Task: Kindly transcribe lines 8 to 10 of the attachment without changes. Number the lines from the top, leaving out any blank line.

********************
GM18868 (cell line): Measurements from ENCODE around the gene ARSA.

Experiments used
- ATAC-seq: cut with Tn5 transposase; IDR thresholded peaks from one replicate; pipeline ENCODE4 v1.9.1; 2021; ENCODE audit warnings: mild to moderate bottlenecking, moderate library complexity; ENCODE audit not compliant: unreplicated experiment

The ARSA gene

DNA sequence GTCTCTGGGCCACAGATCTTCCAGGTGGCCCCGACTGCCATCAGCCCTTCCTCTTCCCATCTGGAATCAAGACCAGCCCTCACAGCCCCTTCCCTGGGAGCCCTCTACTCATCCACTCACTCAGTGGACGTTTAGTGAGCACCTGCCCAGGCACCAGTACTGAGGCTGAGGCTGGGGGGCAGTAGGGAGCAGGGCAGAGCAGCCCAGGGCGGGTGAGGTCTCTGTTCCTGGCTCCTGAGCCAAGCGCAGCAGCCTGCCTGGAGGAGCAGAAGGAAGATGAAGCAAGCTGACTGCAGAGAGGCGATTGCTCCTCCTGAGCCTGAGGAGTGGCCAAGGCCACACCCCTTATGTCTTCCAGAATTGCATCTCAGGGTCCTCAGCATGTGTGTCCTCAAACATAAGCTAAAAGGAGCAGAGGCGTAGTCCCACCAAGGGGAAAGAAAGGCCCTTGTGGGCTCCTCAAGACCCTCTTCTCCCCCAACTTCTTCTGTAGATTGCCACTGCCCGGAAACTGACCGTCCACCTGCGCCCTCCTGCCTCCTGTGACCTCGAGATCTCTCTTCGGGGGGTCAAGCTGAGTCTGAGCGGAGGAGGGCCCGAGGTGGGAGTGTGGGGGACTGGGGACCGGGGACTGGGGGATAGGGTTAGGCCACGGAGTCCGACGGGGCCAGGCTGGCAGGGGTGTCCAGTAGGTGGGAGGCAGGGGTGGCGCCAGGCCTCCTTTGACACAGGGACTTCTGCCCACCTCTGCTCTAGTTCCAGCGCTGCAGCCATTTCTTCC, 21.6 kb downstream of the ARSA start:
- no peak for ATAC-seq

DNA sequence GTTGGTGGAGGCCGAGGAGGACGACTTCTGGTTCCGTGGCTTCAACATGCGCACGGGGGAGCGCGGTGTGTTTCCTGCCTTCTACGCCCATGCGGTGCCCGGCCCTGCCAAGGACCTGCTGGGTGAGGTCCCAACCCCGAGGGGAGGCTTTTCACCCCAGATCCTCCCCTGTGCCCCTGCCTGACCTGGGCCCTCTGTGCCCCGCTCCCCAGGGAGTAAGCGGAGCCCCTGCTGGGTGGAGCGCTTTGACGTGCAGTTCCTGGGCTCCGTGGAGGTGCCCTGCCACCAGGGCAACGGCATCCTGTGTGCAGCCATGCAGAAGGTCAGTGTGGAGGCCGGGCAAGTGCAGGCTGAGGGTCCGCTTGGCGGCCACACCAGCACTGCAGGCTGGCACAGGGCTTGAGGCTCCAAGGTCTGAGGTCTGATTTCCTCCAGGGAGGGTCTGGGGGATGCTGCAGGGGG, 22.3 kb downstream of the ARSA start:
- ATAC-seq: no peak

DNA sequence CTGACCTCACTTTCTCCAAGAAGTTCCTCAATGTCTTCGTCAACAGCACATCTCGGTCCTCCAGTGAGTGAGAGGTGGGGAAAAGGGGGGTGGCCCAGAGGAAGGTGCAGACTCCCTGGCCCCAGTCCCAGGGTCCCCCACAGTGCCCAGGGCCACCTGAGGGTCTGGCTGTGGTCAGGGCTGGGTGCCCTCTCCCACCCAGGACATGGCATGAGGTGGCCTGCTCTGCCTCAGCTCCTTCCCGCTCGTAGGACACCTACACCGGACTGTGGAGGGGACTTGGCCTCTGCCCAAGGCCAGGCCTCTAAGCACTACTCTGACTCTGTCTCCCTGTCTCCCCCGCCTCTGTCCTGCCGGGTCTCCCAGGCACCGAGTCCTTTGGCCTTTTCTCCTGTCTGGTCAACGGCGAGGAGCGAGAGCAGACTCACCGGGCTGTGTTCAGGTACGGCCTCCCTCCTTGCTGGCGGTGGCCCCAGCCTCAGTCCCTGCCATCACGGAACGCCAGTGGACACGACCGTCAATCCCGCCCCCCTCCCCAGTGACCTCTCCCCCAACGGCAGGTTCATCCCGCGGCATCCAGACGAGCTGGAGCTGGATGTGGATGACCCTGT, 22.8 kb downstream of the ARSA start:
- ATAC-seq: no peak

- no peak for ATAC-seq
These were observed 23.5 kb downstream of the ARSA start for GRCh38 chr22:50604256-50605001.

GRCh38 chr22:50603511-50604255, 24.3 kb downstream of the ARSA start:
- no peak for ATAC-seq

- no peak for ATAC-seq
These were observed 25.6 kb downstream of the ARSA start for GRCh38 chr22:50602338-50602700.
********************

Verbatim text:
- ATAC-seq: no peak

DNA sequence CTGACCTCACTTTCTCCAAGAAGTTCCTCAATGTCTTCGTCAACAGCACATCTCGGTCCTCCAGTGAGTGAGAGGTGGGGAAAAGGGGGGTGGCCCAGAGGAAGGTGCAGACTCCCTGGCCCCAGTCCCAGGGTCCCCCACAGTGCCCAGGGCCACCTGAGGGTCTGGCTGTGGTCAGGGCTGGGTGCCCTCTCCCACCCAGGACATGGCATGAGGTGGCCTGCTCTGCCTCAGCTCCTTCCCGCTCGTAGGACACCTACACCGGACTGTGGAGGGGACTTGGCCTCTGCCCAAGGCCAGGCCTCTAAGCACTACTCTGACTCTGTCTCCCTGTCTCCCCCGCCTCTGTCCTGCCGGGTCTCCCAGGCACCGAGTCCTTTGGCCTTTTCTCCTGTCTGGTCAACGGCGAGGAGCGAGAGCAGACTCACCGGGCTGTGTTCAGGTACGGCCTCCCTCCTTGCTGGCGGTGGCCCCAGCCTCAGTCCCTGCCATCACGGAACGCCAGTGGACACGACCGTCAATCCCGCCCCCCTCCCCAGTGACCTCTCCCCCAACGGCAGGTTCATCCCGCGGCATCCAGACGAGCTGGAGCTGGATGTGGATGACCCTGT, 22.8 kb downstream of the ARSA start:
- ATAC-seq: no peak